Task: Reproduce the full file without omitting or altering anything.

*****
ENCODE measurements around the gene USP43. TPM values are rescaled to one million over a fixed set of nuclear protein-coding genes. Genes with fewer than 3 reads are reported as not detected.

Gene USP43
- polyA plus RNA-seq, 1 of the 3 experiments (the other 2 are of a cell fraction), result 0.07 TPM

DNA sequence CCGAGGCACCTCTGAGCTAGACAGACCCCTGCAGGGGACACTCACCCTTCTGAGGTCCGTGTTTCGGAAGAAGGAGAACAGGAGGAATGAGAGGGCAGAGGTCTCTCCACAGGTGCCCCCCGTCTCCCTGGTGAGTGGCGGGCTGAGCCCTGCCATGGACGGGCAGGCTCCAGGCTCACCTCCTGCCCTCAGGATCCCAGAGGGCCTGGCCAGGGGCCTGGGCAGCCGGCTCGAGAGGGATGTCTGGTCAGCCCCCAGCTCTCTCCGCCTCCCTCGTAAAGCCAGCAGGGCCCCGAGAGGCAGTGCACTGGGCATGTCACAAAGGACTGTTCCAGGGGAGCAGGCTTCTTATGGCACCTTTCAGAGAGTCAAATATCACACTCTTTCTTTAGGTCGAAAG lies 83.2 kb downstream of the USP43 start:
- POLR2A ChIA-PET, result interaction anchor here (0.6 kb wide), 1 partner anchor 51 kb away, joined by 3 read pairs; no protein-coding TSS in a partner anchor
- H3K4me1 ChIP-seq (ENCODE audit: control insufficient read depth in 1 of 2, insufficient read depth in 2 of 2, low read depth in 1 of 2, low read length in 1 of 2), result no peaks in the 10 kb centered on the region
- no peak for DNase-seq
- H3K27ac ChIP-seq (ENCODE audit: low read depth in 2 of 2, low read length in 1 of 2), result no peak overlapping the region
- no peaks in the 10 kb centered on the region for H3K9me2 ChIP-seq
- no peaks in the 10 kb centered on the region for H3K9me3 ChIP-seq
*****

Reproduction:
ENCODE measurements around the gene USP43. TPM values are rescaled to one million over a fixed set of nuclear protein-coding genes. Genes with fewer than 3 reads are reported as not detected.

Gene USP43
- polyA plus RNA-seq, 1 of the 3 experiments (the other 2 are of a cell fraction), result 0.07 TPM

DNA sequence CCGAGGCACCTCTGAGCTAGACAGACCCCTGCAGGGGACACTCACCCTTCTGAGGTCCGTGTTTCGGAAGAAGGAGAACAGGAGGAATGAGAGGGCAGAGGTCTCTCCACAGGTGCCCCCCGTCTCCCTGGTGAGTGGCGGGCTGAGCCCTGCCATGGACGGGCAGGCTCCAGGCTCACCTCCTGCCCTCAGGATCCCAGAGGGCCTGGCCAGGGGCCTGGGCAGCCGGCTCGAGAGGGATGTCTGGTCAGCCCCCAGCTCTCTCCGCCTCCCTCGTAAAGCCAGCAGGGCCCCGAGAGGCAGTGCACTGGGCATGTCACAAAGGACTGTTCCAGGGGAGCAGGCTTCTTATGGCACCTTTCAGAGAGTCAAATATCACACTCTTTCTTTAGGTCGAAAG lies 83.2 kb downstream of the USP43 start:
- POLR2A ChIA-PET, result interaction anchor here (0.6 kb wide), 1 partner anchor 51 kb away, joined by 3 read pairs; no protein-coding TSS in a partner anchor
- H3K4me1 ChIP-seq (ENCODE audit: control insufficient read depth in 1 of 2, insufficient read depth in 2 of 2, low read depth in 1 of 2, low read length in 1 of 2), result no peaks in the 10 kb centered on the region
- no peak for DNase-seq
- H3K27ac ChIP-seq (ENCODE audit: low read depth in 2 of 2, low read length in 1 of 2), result no peak overlapping the region
- no peaks in the 10 kb centered on the region for H3K9me2 ChIP-seq
- no peaks in the 10 kb centered on the region for H3K9me3 ChIP-seq